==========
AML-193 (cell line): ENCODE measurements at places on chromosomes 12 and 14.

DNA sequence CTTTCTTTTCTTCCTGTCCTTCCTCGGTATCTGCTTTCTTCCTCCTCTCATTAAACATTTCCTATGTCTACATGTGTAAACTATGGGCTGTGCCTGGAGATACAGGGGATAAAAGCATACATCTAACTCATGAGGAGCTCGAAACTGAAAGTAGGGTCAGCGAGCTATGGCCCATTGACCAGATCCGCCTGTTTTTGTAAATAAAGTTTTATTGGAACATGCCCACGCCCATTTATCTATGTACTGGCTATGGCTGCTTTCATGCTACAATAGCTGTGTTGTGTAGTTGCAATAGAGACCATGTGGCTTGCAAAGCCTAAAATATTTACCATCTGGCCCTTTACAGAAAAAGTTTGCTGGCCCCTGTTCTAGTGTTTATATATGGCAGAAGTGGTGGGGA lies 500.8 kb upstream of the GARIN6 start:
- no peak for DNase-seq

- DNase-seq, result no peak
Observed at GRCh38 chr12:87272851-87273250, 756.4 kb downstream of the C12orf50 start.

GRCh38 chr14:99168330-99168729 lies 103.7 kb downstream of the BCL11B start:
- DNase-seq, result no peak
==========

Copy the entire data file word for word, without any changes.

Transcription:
AML-193 (cell line): ENCODE measurements at places on chromosomes 12 and 14.

DNA sequence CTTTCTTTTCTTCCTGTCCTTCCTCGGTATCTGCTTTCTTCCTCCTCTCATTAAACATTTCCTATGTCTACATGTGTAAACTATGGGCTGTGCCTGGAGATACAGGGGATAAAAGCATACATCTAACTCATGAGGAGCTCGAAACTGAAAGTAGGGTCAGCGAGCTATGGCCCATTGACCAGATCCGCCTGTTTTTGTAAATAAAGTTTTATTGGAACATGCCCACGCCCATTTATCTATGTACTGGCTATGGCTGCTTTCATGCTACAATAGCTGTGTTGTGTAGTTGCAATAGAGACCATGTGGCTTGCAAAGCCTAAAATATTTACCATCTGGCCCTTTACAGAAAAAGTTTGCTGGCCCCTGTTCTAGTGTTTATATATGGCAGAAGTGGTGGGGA lies 500.8 kb upstream of the GARIN6 start:
- no peak for DNase-seq

- DNase-seq, result no peak
Observed at GRCh38 chr12:87272851-87273250, 756.4 kb downstream of the C12orf50 start.

GRCh38 chr14:99168330-99168729 lies 103.7 kb downstream of the BCL11B start:
- DNase-seq, result no peak